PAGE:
Celebrating Women in Business: Monica Ene-Pietrosanu, Country Manager, Intel Romania Software Development Center

Newsroom 12/03/2014 | 15:02

In honor of Women’s Day (March 8), Business Review puts the spotlight on successful Romanian women in business. What makes them tick, what are some of their management secrets and what insight can they share with young women that are just starting out in the world of business.

Today we are talking to: Monica Ene-Pietrosanu, Country Manager, Intel Romania Software Development Center (IRSDC).

How did you choose your career?

In highschool I wanted to become a Mathematics teacher, but during my first year in college I have changed my perspective on the career path I would like to take. At that time I discovered the first computer and also a new and exciting domain – information technology. Although I practiced teaching for two years as an Assistant Professor in the Faculty of Computer Science, later I have built my career in the field of software research and development.

How would you describe your management style / work ethic?

I am not sure which management style better defines me. I am trying not to give directives, but guide people in order to find their own recipes for success. I try not to impose my vision, but to offer complete freedom to my colleagues along with the responsibility to fulfill their tasks. In my experience, good ideas and constructive initiatives arise when people feel 100% responsible for what they do. I try to apply the so-called “helicopter view” approach, getting involved with micro- management only when the situation requires it. I like to take risks and I also want to encourage my team in this direction.

Also, as a manager, I like to have a diverse team in which both genders are represented. As my experience has shown such teams are more creative and innovative, two essential ingredients in software research and development. I also insisted on educating and developing the management team in this direction – to see the value of a diverse team which is more creative, more balanced and which can bring more benefits to the business. Currently, 20% of Intel Romania Software Development Center’s employees are women.

How do you manage to balance your professional life with your personal one?

Work-life balance is one of Intel’s core values, promoted through flexibile working hours, full access to all of the company’s resources in order to optimize the time spent at work, team support and access to mentors to maximize work results.

Also, as a woman and a mother, I perfectly understand the challenges that my women collegues are confronted with. Although the average age in IRSDC is 29 years, many collegues of mine are young mothers. Thus, they benefit from special work reintegration programs, flexible working schedule and the posibility to work from their homes. As a proof,you can find Intel year after year listed among the top companies for working mothers according to workingmother.com.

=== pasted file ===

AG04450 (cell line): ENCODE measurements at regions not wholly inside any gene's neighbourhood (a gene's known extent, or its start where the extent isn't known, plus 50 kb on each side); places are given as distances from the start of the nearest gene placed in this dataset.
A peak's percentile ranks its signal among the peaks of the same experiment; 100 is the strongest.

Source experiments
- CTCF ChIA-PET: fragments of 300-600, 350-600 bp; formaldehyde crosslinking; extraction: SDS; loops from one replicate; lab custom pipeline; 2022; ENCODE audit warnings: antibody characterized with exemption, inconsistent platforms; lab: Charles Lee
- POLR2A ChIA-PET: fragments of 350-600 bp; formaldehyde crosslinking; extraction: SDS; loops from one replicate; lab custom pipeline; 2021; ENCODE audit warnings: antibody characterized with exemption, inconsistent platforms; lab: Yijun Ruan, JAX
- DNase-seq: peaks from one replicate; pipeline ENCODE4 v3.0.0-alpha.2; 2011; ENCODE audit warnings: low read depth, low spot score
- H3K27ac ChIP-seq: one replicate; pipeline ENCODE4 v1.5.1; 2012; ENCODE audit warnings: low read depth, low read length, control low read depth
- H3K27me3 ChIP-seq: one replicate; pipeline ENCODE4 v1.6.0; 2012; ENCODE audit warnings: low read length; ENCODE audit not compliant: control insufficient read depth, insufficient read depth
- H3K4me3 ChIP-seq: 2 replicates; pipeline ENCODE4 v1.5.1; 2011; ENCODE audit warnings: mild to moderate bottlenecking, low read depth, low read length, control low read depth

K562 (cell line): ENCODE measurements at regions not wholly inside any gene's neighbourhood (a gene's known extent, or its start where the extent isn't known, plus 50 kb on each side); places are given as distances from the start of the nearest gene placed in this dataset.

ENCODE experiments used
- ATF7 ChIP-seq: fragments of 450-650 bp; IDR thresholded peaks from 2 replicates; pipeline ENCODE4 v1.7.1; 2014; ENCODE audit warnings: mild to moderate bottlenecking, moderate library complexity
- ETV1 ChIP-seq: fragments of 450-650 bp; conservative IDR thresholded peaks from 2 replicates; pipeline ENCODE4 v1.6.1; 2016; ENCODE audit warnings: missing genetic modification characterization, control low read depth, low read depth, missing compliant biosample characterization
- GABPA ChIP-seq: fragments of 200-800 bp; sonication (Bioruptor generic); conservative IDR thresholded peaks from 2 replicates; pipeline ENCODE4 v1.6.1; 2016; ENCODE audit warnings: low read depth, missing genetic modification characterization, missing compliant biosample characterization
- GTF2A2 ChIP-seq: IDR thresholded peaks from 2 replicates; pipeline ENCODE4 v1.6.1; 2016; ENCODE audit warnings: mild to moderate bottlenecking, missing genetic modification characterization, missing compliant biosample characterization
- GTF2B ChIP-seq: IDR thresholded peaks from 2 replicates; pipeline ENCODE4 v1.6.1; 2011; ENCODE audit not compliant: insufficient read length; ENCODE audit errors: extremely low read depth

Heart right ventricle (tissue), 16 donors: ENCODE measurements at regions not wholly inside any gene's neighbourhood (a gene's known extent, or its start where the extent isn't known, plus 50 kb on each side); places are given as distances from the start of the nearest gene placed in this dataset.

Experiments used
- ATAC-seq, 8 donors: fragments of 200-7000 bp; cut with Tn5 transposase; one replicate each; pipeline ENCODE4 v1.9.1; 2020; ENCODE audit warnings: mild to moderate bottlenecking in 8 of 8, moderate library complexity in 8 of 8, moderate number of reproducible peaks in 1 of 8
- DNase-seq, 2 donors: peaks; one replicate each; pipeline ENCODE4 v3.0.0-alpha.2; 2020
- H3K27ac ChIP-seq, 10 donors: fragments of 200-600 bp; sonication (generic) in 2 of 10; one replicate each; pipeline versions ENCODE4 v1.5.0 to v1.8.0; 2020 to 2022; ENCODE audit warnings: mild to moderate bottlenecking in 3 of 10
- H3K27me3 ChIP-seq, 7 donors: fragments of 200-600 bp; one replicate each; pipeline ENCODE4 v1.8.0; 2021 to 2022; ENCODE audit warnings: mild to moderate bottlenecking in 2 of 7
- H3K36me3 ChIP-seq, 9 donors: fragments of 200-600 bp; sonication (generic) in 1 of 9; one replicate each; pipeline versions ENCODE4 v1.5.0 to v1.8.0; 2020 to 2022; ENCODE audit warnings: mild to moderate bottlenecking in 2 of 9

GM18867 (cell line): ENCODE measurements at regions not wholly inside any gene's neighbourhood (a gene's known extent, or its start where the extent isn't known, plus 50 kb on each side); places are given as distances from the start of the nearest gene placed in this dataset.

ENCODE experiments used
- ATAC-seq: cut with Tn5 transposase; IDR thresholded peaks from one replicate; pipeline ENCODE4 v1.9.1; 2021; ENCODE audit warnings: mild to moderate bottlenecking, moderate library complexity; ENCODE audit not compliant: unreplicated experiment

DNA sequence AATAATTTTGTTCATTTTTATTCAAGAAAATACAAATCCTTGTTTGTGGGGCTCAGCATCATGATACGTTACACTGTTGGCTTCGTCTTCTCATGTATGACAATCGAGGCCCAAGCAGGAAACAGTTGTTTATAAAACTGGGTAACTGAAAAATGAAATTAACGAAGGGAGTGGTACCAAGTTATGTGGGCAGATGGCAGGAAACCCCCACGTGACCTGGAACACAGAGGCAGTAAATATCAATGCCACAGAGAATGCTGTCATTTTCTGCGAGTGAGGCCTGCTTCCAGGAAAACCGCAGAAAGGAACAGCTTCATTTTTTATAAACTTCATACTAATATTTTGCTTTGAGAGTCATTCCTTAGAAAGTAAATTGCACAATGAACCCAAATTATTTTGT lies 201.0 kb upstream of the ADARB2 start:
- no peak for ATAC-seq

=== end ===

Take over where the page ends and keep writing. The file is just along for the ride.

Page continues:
As a manager, I have access to leadership programs that allow me to interact with other women in senior level manager positions within Intel, to exchange experiences and benefit from career counseling trainings. In Intel we have an internal organization called Women@Intel Network – the largest group inside Intel – to reunite all women employees – which holds annual meetings and trainings for employees, designed to help them achieve the ideal work-life balance and to develop a successful career.

What are some of the biggest female role models in your life or some of the women that inspired you the most?

Over the time, I had several role models, one of them being the current president of Intel, Renée James, who succeeded to take the highest position ever held by a woman in Intel.

Have there ever been moments in your career where you were underestimated and if so, how did you react?

Generally, I enjoyed the support of my managers, a thing that I wish to accomplish also within Intel Romania Software Development team – to give confidence, support and also full responsibility both women and men, and young employees.

What is your advice for women in Romania that want to start a business or are at the beginning of their careers?

To have self-confidence, never underestimate themselves, and not to be afraid to take risks or set high goals and also never stop to learn.

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